Tackling textiles in landfill
Let’s turn to textiles: the curtains, carpets, and other soft furnishings, as well as the contents of your wardrobe. This is a very thirsty industry too. Every kilogram of cotton we make requires potentially 10s of thousands of litres of water! There’s also a hefty heavy carbon footprint: textiles make more emissions than international flights and maritime shipping. So what can be done to lighten the load? Well, Katie Haylor's been having a clear out...
Katie - I have just pulled most of this old carpet off my stairs. And some rather old lino off the floor in the kitchen. I've shampooed them, scrubbed them, but they are not fit for purpose anymore. And I don't really know what to do with them next. Can they be recycled? Are they destined for landfill? What do I do? Luckily I know an expert, Sarah Gray from the UK-based NGO WRAP - the waste and resources action programme.
Sarah - Best thing I think is probably to try to find somebody else who would be grateful to use it. If it's not usable again, some local councils do provide a collection service. But there are other things you could do, like chopping up the old carpet, for example, and using it perhaps as bedding for animals - maybe at the local animal rescue center. Something I enjoy doing is gardening and I use old carpet as a barrier for the weeds. It doesn't matter if it's synthetic, you can cut holes in it to plant through it. You can move it around when you want to clear another patch of weeds.
Katie - Great idea. I've been meaning to get my veggie bed ready for ages. And it sounds like more than enough textiles are already going to landfill.
Sarah - Households - we're throwing away perhaps about 300,000 tons of clothes every year. And about the same again, a bit more, of household textiles. So things like curtains, bed linen, towels, things like that. As much as 500,000 tons of those were thrown away the last time we counted in one year. Think about it like one ton of those textiles, you'd probably be able to fill a large, maybe a long wheel-based van. So 500,000 of those vans, and that's what we've thrown away in one year. It's a huge amount.
Katie - So what is the carbon footprint impact of diverting would-be landfill items and giving things another lease of life?
Sarah - So the effect of throwing things out - there is an impact associated with landfilling them. A small amount of the carbon footprint is to do with greenhouse gas emissions, especially methane coming from landfills. By reusing textiles of course we avoid that. But the other thing is that we're avoiding having to produce as much in the first place.
Katie - That's what to do with the old stuff. But when it comes to buying new home furnishings, how do you separate the green products from the greenwash?
Sarah - That is a really good question and greenwash has been around for a long time, but I think it's a real concern at the moment. What we really need to be able to do is to get good information on the products we're buying and be able to check that information, to see whether it's true. And that isn't that easy at the moment. One way that you can check is perhaps finding out a bit about the labels that appear on things by doing your own research, perhaps on the internet, to see what those labels mean. What are they actually offering to do by saying that something is "eco" in one way or another? And another is just looking on the company's website that is selling the items and seeing what their sustainability policies are. But at the moment, we're having to do quite a lot of work ourselves to get that kind of information. There's definitely room, I think, for clearer labeling and more information just being available with the product itself.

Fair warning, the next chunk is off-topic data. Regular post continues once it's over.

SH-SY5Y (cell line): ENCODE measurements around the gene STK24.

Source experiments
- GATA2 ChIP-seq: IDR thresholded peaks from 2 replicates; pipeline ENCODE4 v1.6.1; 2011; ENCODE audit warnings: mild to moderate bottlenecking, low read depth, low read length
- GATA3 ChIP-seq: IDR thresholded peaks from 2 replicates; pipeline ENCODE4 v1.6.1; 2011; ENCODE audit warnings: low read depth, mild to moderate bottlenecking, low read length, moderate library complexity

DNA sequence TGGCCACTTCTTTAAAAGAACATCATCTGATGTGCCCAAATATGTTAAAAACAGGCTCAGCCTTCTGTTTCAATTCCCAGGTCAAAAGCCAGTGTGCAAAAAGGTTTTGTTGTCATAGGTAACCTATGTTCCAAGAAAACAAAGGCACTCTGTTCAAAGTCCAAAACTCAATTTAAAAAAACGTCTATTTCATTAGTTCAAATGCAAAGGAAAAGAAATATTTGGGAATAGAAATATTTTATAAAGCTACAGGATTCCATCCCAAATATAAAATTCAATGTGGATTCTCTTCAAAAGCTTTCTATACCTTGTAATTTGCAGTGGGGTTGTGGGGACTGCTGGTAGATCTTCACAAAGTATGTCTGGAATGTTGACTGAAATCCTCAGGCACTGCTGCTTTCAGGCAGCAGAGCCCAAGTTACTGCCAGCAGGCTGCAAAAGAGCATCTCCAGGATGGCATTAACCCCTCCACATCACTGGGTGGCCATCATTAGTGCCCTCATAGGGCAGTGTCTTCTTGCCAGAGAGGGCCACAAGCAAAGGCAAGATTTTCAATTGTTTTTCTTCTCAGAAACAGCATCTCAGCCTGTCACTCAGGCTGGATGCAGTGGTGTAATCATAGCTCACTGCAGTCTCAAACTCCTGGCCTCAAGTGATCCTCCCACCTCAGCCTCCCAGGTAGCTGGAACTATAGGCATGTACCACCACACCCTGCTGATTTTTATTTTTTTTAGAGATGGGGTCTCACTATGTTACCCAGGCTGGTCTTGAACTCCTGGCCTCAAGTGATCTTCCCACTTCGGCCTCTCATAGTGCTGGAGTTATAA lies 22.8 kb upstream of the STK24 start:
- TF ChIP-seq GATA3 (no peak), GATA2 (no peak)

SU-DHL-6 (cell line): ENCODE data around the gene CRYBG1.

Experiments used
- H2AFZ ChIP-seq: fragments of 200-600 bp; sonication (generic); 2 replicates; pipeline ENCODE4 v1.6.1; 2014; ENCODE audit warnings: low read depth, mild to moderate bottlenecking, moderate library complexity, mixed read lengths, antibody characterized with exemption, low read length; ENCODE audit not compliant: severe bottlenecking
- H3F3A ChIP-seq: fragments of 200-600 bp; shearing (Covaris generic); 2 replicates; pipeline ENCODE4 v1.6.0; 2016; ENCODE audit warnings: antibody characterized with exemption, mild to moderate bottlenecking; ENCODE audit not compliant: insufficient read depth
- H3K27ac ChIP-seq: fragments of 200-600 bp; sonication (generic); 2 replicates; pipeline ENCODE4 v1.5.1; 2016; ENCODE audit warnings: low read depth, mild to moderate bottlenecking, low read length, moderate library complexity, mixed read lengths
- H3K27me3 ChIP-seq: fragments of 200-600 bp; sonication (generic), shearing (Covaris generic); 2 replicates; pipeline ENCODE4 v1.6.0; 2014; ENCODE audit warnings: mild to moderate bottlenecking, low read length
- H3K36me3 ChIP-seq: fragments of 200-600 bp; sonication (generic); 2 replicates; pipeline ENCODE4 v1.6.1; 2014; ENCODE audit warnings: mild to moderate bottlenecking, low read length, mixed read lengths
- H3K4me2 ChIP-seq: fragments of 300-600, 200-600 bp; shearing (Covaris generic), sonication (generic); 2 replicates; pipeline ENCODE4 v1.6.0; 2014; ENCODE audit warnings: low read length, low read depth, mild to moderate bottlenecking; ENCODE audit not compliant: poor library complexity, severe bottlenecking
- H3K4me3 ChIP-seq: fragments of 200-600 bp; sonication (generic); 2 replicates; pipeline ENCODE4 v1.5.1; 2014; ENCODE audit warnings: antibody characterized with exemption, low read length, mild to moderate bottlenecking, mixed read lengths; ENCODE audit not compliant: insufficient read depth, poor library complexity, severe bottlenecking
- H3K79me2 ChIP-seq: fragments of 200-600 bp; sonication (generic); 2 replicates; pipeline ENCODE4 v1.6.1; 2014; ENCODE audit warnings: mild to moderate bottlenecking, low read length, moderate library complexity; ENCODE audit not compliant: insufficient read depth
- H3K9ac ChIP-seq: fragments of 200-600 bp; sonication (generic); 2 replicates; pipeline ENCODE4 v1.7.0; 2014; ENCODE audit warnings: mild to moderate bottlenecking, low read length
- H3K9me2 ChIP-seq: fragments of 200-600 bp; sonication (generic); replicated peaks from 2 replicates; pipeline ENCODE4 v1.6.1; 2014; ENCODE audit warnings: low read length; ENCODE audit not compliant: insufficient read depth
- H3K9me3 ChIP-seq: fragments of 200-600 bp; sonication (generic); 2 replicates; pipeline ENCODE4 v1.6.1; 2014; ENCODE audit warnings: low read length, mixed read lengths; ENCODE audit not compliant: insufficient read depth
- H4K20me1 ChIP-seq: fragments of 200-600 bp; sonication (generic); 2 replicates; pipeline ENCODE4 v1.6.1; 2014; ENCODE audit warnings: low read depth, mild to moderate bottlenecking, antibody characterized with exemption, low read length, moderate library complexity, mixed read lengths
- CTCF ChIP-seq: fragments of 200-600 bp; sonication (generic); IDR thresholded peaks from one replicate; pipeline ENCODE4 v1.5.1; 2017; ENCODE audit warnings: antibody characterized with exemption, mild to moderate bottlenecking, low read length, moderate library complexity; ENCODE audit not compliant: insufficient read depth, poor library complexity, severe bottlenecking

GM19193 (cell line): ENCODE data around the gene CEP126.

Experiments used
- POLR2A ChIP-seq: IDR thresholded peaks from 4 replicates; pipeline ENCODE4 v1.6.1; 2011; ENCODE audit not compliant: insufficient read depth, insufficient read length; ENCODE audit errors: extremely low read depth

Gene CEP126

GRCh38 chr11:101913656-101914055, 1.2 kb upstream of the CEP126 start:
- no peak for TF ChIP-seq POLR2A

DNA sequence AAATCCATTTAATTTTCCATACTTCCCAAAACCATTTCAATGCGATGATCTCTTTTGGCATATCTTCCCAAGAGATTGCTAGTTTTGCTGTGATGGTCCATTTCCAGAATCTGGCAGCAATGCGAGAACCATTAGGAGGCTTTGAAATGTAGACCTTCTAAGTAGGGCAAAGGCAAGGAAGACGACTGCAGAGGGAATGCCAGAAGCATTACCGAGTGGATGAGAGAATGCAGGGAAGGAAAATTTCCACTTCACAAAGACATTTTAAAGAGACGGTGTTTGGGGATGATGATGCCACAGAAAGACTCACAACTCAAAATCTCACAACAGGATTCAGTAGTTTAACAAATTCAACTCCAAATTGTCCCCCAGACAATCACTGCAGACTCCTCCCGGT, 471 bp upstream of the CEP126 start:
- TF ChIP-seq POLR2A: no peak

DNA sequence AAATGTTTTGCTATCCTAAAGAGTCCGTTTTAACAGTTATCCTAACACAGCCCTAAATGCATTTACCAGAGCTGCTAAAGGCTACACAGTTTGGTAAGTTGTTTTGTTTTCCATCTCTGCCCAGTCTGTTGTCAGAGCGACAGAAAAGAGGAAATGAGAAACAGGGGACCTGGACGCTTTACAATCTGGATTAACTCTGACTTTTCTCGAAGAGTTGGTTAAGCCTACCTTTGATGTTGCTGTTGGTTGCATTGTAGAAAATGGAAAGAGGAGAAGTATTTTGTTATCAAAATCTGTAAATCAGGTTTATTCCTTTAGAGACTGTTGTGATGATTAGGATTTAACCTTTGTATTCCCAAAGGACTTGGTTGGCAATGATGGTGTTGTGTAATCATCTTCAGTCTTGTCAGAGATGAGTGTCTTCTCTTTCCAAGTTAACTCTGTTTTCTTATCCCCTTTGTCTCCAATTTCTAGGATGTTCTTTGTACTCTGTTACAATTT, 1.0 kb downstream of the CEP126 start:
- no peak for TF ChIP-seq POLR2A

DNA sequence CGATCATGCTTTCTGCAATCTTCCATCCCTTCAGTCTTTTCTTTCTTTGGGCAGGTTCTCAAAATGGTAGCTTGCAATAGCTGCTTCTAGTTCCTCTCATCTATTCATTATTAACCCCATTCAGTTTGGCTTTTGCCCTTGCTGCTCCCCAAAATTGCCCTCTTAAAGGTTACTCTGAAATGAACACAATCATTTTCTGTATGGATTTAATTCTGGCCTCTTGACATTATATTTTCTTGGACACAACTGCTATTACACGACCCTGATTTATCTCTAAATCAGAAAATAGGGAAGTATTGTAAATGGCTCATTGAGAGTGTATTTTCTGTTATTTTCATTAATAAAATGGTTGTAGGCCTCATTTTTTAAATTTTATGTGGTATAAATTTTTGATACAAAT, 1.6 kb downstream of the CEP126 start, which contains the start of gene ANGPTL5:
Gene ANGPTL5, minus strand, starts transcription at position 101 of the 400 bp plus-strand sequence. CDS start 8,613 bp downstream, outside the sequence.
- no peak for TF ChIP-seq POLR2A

Katie - One option is to move away from using raw materials in the first place.
Sarah - The more that we can use old textiles and turn them back into textiles again when they're not usable anymore, is kind of the optimum way to recycle because you create a circle that can continue, it can go on and on. So potentially that is a really great way available to us there we avoid having to extract more raw materials, which is where we think the highest environmental impact comes from. If we can just keep things going in that continuous circle, then that really is where we think there's the greatest potential to make a difference in the long term.
It's a real challenge right now, and we need to invest a bit in new technology - sorting the stuff that's put out for collection to be able to separate the different fibre types. And then we need recycling technology to grow. So the amount of textile recycling going on at the moment, especially where that value is maintained in the product, there's hardly any of it! It's really in its infancy. And this is where we're looking to see more innovation and potentially it could get quite exciting over the next few years, as we see industry looking to respond to that challenge.
Katie - So I asked Sarah for her top green tips, if you are going to choose a new item.
Sarah - Do look at the label and look to see what information there is with that product, and be prepared to check it if you don't mind. Look to see what you can find out about the information provided with it. But also the main thing I would really say is choose something that you love, that you'll want to keep. By keeping things in use for longer, by not replacing too frequently, but choosing things that don't wear out and that you carry on loving as well, that's a really good way to have something more sustainable in your home. There is plenty of secondhand stuff available, and there are more ways that we can buy it than there used to be. So you can buy great things at your local charity shop, but you can also find lots of places online that you can buy as well now.
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